Article 51 of the Regulation empowers the Commission to develop training programmes for staff of competent authorities of the Member States. These programmes may be open to participants of third countries, in particular developing countries, with a view to boosting international cooperation and dialogue with EU trade partners.

2.5. Training activities in Member States at present

With the adoption of Regulation (EC) No 882/2004, such training has also become mandatory for all Member States. Certain Member States have a tradition of organising training courses for their control staff, and some have excellent training centres that are often specialised in giving training on a particular subject such as meat inspection and animal welfare.

It seems however to the Commission that national training is not fully developed throughout the Community. This heterogeneity may prejudice the level of expertise necessary to ensure general compliance with the relevant requirements, and the need to ensure a high level of protection.

2.6. Experience from training organised in 2006

During 2005-2006, an initial training programme was developed through the launching of a set of calls for tenders aimed at concluding contracts for the organisation of training courses on the HACCP system, Highly Pathogenic Avian Influenza, veterinary checks at border inspection posts, workshops in third countries on EU requirements for fishery and aquaculture products as well as fruit and vegetables, animal welfare and animal by-products.

During that phase, around 1500 trainees have participated in 34 courses spread over 120 training days for a total amount of € 2.849.717.

The initial training was a mixture of intensive training on a particular subject (e.g. HACCP) addressing a limited audience (20 trainees), and more general training in conference format (e.g. on animal by-products) addressing a wider audience (up to 120 trainees).

The length of the courses varied between 1 and 5 days with a weighted average of 4 days [8]. That variation is normal and depends on the type of course that is given (intensive format of conference format).

An average number of 3 tutors were present at each course with an average of 44 participants per course.

The reactions of participants, both from the EU and developing countries, were very positive about the initiative and the quality of training given.

3. What are the objectives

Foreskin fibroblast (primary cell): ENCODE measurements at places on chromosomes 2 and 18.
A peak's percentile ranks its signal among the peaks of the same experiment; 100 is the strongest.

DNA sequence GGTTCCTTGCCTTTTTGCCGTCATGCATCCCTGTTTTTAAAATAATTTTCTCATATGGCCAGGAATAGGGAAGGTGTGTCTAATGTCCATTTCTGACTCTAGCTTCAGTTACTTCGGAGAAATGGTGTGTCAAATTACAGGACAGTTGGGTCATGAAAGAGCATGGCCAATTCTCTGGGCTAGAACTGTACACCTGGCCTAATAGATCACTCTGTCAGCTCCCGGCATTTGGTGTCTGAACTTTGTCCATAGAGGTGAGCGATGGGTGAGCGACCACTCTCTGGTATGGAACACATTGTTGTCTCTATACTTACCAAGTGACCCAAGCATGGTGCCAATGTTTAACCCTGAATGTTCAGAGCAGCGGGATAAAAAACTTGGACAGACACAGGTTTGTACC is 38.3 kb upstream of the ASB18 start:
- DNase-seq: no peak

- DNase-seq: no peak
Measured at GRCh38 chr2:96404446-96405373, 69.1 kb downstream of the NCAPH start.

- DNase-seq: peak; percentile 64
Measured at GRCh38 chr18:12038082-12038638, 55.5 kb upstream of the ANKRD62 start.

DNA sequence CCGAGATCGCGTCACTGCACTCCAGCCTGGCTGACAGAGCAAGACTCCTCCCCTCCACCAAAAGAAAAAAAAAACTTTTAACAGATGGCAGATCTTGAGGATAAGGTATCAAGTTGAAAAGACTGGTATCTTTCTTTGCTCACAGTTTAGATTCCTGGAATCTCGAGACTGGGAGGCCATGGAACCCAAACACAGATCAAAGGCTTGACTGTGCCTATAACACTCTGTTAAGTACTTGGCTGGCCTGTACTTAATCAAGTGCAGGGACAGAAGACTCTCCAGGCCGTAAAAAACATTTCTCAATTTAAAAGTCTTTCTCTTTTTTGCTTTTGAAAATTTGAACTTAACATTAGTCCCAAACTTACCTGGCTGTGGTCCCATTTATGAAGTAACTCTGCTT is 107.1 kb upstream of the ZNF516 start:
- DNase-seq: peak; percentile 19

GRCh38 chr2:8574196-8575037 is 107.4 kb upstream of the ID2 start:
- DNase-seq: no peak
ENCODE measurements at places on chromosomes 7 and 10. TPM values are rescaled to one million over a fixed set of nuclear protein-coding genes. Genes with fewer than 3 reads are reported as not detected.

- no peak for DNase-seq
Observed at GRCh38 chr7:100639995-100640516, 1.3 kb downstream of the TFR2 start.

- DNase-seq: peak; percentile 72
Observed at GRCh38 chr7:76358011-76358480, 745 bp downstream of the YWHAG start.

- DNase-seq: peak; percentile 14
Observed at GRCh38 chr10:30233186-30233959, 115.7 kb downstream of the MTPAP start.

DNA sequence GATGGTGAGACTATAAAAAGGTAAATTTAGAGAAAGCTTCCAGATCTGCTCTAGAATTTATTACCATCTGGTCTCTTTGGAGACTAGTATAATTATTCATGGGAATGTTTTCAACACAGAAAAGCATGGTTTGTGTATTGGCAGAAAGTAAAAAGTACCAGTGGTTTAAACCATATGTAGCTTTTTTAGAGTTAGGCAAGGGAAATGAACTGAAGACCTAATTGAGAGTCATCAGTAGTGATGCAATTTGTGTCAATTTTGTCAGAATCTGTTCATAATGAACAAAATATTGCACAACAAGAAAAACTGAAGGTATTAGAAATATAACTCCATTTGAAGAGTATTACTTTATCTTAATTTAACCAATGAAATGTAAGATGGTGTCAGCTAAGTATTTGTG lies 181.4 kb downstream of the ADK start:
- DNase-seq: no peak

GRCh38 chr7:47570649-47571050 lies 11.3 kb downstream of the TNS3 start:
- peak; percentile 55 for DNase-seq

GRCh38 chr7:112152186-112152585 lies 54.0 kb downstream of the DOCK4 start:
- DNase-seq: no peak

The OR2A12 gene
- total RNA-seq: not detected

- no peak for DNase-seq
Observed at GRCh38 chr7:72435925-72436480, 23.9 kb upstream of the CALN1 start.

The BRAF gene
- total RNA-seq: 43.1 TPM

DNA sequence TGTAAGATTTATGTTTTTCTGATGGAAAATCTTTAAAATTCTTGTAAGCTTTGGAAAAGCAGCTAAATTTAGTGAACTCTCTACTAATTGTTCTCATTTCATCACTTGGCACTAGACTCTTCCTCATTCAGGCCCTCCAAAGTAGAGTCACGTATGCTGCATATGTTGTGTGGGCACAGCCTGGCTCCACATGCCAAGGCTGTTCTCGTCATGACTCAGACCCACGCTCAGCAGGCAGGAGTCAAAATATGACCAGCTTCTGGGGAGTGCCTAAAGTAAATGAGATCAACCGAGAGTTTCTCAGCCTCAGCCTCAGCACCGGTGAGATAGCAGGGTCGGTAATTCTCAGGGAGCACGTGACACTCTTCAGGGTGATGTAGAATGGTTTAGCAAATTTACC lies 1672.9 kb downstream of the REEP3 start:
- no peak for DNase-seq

3.1. Strategic objectives

From a general point of view, improving training opportunities is an important element of investing in people, one of the key elements of the Lisbon Strategy. In addition, improving safety of the food chain was a key objective of the Commission’s White Paper on Food Safety [9].

3.2. General objectives

The training activities that are envisaged by the Commission must be seen in the wider context of achieving the objectives pursued by Community law related to food safety, feed safety, animal health, animal welfare and plant health. Community food and feed law is based on Articles 152(4)(b) and 95 of the Treaty establishing the European Community. These express the need to pursue a high level of protection of human life and health as one of the fundamental objectives of food law, and the aim to achieve free movement within the Community. Other parts of Community law related to the areas of concern (animal health, animal welfare and plant health) contribute to the creation of the common agricultural policy and are based on Article 37 of the Treaty. With these rules, the Community also undertook to pursue a high level of protection.

3.3. Specific/operational objectives

Training aims in particular to improve the spreading of knowledge and awareness of Community legislation in the areas of food and feed, animal health, animal welfare and plant health, and promoting a harmonised approach to the operation of Community and national control systems in these areas thus ensuring that official controls are implemented correctly and in a uniform way across the EU, creating an equal level playing field for all food/feed businesses, and ensuring that official controls are efficient, objective and adequate.

An aim is also to improve the understanding of Community standards in third countries, and in particular in developing countries, thus facilitating their access to the European market and promoting European food safety standards at international level.

(...PICT...)

4. Policy options

Four possible options were considered when developing this impact assessment:

4.1. Option 1: do nothing